The swastika witnessed a major resurgence in its use, especially in North America and Europe, in the 19th century. Before the use of hakenkreuz by the Nazis, swastikas and similar symbols appeared on Coca-cola and beer bottles. It featured on the badges of the Boy Scouts in the US and other scouting groups in Europe. Even now, there is a town called Swastika in Ontario, Canada. The US Army’s 45th infantry division, during the 1920s until the time of the Nazis, used it as a sleeve insignia. Until 1939, one could see it on the planes of the UK’s Royal Air Force.

The Nazis used it to represent their idea of Aryan identity

The Nazis believed in the Aryan Invasion Theory. They thought that there was a “master race” of Aryans who invaded the Indian subcontinent. But ‘Aryan’ actually means ‘noble’ and is related to people’s conduct. Recent genetic evidence indicates that mass migration into India happened well before the time period pertaining to the Aryan Invasion theory. Also, there is no evidence of any invasion by outsiders during this time period in India’s sacred or historic texts. The Nazi name for the emblem was hazenkreuz, which was incorrectly translated as “swastika” instead of “hooked cross’ in English translations of Hitler’s autobiography, Mein Kampf.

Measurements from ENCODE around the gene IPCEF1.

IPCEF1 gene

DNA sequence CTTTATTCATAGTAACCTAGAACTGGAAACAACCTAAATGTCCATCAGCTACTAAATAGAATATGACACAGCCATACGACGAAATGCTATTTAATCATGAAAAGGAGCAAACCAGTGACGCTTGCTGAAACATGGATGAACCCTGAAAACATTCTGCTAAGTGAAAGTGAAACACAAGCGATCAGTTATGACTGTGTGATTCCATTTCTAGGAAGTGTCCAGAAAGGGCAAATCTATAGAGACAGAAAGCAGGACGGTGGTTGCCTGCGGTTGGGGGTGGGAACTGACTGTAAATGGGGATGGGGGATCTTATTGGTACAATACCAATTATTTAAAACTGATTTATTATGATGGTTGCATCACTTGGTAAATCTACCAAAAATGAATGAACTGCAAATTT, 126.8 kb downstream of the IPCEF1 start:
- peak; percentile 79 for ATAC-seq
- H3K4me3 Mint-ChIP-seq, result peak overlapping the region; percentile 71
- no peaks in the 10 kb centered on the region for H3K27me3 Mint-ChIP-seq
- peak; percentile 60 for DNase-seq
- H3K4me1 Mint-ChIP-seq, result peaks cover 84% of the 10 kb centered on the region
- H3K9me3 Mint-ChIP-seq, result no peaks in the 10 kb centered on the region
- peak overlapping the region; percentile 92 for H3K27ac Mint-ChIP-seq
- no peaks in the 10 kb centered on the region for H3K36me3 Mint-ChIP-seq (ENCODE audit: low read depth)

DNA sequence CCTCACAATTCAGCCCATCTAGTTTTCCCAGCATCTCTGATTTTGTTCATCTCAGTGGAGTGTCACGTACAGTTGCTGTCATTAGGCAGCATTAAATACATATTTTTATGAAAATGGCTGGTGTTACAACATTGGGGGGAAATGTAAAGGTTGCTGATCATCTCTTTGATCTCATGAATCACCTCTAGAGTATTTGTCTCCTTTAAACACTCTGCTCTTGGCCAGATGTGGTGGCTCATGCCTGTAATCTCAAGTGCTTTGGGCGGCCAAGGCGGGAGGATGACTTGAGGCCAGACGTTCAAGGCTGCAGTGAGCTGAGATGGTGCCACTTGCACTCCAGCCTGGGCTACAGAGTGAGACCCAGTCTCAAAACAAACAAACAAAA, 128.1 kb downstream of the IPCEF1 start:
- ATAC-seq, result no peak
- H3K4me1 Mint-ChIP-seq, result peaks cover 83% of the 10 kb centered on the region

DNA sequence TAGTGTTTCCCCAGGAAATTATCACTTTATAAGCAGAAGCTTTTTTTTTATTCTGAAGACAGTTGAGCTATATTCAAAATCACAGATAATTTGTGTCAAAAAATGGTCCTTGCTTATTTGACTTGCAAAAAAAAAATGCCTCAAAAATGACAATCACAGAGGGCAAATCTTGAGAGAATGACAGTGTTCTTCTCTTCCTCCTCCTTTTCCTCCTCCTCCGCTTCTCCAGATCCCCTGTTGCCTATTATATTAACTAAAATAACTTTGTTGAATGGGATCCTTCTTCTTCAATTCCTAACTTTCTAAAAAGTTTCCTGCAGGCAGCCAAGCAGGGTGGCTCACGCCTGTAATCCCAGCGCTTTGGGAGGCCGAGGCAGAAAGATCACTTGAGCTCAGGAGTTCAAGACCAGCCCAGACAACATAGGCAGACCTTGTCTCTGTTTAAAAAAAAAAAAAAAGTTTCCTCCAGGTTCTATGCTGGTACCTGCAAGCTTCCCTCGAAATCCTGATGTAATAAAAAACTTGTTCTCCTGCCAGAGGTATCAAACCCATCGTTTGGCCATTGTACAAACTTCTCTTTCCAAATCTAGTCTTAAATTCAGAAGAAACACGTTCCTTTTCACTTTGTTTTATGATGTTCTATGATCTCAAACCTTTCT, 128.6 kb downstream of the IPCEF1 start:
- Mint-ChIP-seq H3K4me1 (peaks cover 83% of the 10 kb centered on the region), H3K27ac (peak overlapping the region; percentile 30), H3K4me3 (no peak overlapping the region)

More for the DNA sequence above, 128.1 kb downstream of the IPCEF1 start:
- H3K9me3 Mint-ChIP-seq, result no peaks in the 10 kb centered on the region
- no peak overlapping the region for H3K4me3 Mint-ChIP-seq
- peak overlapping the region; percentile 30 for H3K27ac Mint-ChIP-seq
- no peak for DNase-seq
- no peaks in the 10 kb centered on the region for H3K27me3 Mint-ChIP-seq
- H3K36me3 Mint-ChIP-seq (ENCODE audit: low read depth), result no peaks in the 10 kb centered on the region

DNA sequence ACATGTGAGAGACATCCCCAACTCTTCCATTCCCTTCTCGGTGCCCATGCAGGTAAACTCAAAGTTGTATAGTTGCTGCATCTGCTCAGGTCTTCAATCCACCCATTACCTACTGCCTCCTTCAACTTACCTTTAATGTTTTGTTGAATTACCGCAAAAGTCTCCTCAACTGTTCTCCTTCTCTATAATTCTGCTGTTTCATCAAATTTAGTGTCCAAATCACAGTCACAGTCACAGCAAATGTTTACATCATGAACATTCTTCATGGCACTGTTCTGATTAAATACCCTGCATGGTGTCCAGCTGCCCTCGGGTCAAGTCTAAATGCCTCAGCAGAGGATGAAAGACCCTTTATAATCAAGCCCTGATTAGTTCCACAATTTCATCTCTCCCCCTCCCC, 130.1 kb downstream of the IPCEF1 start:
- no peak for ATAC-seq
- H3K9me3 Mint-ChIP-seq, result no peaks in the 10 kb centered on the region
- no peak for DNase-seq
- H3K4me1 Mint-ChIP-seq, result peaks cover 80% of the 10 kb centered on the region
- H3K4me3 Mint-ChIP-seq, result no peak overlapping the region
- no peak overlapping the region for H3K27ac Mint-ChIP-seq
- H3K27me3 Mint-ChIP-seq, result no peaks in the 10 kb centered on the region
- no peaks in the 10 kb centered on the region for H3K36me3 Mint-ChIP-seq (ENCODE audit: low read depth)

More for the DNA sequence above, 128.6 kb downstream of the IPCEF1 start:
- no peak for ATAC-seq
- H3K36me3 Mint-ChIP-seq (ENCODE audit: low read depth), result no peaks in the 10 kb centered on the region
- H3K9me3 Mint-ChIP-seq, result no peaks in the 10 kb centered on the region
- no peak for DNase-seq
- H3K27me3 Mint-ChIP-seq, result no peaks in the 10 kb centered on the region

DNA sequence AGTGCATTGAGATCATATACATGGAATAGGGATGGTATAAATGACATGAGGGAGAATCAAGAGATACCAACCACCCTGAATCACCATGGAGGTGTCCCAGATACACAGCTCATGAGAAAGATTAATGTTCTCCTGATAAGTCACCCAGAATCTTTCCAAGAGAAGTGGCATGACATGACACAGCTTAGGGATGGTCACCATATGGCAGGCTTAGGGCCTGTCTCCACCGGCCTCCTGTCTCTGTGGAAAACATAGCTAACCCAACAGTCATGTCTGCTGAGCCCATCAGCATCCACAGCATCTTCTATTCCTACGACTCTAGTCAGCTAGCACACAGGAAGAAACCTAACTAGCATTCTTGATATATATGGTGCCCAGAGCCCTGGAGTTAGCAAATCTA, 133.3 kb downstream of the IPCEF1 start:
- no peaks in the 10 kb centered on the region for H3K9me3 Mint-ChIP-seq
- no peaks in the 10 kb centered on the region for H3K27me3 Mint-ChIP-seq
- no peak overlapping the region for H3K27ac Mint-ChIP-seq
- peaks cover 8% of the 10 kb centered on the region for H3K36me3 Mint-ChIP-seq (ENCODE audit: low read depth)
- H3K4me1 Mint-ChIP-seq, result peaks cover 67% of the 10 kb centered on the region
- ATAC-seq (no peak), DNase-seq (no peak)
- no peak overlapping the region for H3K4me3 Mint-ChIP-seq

The European Union wanted to ban the swastika

After World War II, the world came to know about the Holocaust in which millions of innocent Jews perished in the Nazis’ concentration camps. In many parts of the world, the swastika became a reviled symbol due to its association with the Nazis. In recent times, the European Union tried to ban all use of the swastika. But Hindus rose in protest as it was their sacred symbol. A representative of the Hindu Forum of Britain declared that the swastika has been around for 5,000 years and symbolizes peace. They observed that banning all use of the swastika would be like banning the Christian cross, as the racist Ku Klux Klan used burning crosses to terrorize African Americans in the US. In the US, the Hindu American Foundation helped a college student to escape expulsion for displaying a Hindu swastika in his fraternity house. There have been many efforts to dispel the misunderstandings about this ancient symbol through interfaith dialogues.

In 2008, a resolution recognized the positive history of the swastika

In 2008, a resolution was passed at the 2nd Hindu-Jewish Leadership Summit. It formally recognized the long and positive history of the symbol. The resolution says: “Swastika is an ancient and greatly auspicious symbol of the Hindu tradition. It is inscribed on Hindu temples, ritual altars, entrances, and even account books. A distorted version of this sacred symbol was misappropriated by the Third Reich in Germany and abused as an emblem under which heinous crimes were perpetrated against humanity, particularly the Jewish people. The participants recognize that this symbol is, and has been sacred to Hindus for millennia, long before its misappropriation.”